No Shocker Here: Americans Still Are Behind in Retirement Planning

by Marc Bastow | March 20, 2013 12:55 pm

Tack on yet another study pointing to doom and gloom for future retirees. According to data released by the Employee Benefit Research Institute, a vast majority of respondents to a recent survey are concerned that they won’t be able to afford to retire comfortably[1].

The headline is backed up by bullet points and data points galore, so definitely take a look, but I want to cut to a few highlights:

The institute surveyed 1,254 individuals (1,003 workers and 251 retirees) ages 25 and older to obtain what is termed a representative cross section of the U.S. population. I am no statistician, but I just can’t imagine 1,254 individuals is a perfectly representative population.

Nonetheless, the outcome echoes what we hear nearly everywhere else — not enough people are saving for retirement, with many of those simply unable to find a way to consistently do so. Savings and investment plans are a function of cash flow, and with people worried about their next paycheck or unexpected expense, the ability to save runs right into a wall.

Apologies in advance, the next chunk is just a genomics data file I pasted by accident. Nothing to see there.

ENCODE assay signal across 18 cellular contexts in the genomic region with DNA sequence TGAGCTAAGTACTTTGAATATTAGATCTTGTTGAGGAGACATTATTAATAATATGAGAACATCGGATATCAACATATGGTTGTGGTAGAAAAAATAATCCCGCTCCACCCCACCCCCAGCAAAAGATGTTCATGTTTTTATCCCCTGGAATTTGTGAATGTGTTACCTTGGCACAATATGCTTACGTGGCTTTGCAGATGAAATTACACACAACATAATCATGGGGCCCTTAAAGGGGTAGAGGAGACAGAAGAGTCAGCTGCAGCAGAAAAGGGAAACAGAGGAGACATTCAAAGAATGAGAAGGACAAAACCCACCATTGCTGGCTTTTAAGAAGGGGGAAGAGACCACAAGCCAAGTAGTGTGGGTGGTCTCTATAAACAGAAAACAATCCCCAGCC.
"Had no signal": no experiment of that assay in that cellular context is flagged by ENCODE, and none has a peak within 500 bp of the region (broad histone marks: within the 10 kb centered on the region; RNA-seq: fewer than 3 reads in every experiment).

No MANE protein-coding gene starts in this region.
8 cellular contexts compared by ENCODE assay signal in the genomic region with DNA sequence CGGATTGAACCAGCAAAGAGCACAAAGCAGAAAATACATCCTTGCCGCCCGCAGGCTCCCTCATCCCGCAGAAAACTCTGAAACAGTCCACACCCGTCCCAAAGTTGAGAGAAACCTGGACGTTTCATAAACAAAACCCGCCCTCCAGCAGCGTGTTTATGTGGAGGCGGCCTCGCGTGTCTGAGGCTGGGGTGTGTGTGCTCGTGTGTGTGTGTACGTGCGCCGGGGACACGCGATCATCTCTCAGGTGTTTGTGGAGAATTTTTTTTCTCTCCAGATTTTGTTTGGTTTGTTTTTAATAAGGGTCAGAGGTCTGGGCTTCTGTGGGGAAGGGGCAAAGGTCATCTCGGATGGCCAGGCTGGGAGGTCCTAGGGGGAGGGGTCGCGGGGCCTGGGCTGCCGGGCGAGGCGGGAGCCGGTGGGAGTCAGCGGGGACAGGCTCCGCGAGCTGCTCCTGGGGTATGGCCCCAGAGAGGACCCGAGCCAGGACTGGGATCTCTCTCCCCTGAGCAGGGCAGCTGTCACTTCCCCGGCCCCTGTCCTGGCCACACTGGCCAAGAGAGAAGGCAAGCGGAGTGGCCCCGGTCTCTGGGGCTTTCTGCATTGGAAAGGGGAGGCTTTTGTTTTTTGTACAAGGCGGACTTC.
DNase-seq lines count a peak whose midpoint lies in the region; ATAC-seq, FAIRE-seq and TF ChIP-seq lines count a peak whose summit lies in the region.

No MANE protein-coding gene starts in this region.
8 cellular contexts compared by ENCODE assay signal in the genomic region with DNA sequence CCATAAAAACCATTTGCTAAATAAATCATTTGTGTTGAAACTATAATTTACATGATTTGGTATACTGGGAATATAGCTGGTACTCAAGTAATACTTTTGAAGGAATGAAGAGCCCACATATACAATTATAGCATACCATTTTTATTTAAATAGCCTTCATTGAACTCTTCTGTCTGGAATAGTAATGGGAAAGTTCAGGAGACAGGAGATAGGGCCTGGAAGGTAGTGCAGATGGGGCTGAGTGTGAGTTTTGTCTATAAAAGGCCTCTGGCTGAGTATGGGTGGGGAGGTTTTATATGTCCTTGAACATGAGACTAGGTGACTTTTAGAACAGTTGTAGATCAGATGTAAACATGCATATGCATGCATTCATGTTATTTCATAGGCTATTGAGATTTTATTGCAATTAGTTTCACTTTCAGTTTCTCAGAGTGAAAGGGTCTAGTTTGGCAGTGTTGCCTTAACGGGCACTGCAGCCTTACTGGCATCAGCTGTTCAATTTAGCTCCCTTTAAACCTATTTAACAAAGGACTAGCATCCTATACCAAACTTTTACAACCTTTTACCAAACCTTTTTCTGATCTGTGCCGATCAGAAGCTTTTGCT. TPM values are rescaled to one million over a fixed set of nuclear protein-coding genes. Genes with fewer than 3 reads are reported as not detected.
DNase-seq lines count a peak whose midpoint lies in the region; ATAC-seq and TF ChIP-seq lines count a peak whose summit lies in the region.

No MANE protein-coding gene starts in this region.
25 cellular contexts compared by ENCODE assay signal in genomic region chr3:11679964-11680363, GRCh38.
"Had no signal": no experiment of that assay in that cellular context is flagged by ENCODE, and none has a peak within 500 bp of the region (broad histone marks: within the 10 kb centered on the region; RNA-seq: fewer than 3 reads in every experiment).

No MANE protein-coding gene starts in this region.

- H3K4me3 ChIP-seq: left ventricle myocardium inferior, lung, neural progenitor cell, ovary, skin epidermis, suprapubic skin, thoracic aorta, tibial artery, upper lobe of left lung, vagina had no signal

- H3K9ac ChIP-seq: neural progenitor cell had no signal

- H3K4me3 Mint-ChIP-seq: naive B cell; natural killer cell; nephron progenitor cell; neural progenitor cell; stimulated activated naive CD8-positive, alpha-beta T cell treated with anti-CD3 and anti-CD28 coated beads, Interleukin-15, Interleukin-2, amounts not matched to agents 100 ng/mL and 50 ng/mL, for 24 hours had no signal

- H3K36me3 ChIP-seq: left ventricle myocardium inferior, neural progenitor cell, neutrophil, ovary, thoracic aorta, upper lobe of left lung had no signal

Worse, there’s no quick fix to the broader problem — if you’re in the situation already, short of vastly improving your own financial situation, you’ll have to stick to the small things. Keep expenses low, focus on income investments, see what you can cut out of your everyday budget without it significantly affecting your life.

But perhaps most important, remember that millions of Americans are living comfortably in retirement, and not all of them got there by winning the lottery. A comfortable retirement, while a difficult achievement, isn’t impossible.

Hopefully, we’ll see more of those people the next time around.

Marc Bastow is an Assistant Editor at

  1. are concerned that they won’t be able to afford to retire comfortably:

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